British singer-songwriter Elvis Costello on Tuesday defended musicians who speak their minds in these “fairly dangerous times” and warned Americans to guard against “any attempts by people who swindle their way into office.”
Addressing a music industry dinner in Beverly Hills, California, Costello also criticized the British political system, which he described as “privileged people handing wigs to one another making the laws of the land.”
The 48-year-old musician, famed for such songs as “Oliver’s Army” and “Everyday I Write the Book,” was being honored by the American Society of Composers, Authors and Publishers, a music licensing group that also campaigns for artists’ rights.
Costello drew loud cheers from the black-tie audience, which included songwriters Stevie Wonder, Rick James, Burt Bacharach, Solomon Burke and Nelly.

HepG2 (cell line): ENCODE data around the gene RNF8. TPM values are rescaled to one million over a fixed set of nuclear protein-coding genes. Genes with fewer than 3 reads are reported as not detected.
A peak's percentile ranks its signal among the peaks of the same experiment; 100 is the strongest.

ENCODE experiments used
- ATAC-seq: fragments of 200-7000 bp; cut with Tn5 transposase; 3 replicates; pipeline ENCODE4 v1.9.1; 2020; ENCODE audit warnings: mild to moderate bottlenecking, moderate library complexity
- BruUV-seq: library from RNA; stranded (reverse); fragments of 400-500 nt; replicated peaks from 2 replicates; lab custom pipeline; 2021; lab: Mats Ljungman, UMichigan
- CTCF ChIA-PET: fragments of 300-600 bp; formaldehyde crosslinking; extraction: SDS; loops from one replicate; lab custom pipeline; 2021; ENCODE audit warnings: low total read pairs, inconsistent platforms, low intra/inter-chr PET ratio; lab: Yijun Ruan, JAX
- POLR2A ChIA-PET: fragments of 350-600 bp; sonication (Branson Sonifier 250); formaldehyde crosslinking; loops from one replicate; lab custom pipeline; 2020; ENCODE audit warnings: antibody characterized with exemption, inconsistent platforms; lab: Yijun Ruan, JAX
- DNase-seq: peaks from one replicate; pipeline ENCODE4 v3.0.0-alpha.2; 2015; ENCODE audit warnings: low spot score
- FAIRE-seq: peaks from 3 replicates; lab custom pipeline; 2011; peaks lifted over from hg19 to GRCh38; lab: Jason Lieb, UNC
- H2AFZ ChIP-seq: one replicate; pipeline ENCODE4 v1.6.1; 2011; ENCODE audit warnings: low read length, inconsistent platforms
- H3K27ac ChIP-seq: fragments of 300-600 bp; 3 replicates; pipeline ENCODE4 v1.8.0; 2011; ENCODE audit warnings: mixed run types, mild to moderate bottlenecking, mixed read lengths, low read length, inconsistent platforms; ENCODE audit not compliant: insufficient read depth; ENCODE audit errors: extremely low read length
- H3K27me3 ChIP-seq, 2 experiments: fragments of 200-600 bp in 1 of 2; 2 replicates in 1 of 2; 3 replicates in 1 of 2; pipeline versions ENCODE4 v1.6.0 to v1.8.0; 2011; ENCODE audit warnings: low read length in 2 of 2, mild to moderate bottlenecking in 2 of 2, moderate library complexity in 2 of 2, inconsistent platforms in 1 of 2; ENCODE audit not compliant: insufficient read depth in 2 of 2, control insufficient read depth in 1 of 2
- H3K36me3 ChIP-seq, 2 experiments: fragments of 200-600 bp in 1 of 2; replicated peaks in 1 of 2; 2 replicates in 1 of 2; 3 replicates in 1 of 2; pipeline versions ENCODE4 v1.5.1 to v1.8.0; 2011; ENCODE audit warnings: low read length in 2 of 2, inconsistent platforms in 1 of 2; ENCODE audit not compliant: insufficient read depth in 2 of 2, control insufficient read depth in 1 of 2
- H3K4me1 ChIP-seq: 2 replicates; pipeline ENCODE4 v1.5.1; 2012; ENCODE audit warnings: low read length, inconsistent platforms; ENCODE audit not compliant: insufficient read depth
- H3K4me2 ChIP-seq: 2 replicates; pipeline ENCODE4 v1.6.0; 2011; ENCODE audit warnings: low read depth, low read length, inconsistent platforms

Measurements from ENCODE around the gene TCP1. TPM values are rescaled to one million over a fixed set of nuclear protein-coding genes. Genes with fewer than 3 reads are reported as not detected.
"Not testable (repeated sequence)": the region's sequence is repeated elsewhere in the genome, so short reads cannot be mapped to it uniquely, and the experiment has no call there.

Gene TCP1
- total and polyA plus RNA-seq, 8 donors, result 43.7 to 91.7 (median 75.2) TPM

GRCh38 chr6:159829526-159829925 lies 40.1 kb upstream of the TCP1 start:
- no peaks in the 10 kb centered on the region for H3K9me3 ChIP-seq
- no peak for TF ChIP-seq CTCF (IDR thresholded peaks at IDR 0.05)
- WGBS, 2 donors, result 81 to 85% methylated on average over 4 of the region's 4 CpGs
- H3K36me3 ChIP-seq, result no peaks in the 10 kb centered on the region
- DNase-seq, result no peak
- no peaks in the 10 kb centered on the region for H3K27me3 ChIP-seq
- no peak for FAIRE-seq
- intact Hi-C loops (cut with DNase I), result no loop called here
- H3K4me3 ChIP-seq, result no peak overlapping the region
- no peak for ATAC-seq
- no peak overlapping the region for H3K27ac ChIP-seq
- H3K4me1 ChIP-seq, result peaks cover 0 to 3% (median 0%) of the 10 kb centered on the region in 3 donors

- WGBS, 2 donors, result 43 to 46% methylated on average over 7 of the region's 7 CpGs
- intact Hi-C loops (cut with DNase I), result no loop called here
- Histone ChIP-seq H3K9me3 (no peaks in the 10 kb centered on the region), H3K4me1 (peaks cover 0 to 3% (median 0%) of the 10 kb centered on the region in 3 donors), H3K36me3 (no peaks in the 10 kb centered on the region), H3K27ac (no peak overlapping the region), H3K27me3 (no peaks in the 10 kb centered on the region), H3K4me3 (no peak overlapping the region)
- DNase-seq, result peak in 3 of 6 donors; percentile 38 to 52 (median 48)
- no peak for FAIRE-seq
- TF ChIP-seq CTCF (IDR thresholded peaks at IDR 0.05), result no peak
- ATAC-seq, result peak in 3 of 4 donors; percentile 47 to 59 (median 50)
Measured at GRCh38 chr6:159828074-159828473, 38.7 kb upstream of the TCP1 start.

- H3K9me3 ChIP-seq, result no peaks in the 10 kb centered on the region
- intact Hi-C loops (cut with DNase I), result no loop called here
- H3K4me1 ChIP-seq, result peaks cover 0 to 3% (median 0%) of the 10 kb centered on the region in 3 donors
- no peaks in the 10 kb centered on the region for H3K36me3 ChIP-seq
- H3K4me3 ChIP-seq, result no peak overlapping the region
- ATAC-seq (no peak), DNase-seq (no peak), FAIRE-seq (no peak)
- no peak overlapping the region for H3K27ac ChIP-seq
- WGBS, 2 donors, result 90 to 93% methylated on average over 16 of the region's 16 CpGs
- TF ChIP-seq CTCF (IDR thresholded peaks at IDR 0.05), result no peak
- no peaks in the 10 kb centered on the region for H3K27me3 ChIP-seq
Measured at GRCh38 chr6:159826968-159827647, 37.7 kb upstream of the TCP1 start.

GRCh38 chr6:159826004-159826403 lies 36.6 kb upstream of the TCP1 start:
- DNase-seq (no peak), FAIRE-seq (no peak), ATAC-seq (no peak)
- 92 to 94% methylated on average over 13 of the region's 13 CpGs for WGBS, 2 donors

His comments came amid concerns that singers and actors who spoke out against the U.S.-led war in Iraq were being blacklisted.
When the lead singer of popular country trio the Dixie Chicks criticized President Bush, many U.S. radio stations all but stopped playing the group’s songs.
“We all live in fairly dangerous times in terms of freedom of speech and freedom of expression,” Costello said.
“A lot of the songwriters that I’ve admired and learned from… are people who spoke in matters of conscience as well as matters of the heart. I think that it’s essential that we defend that right.”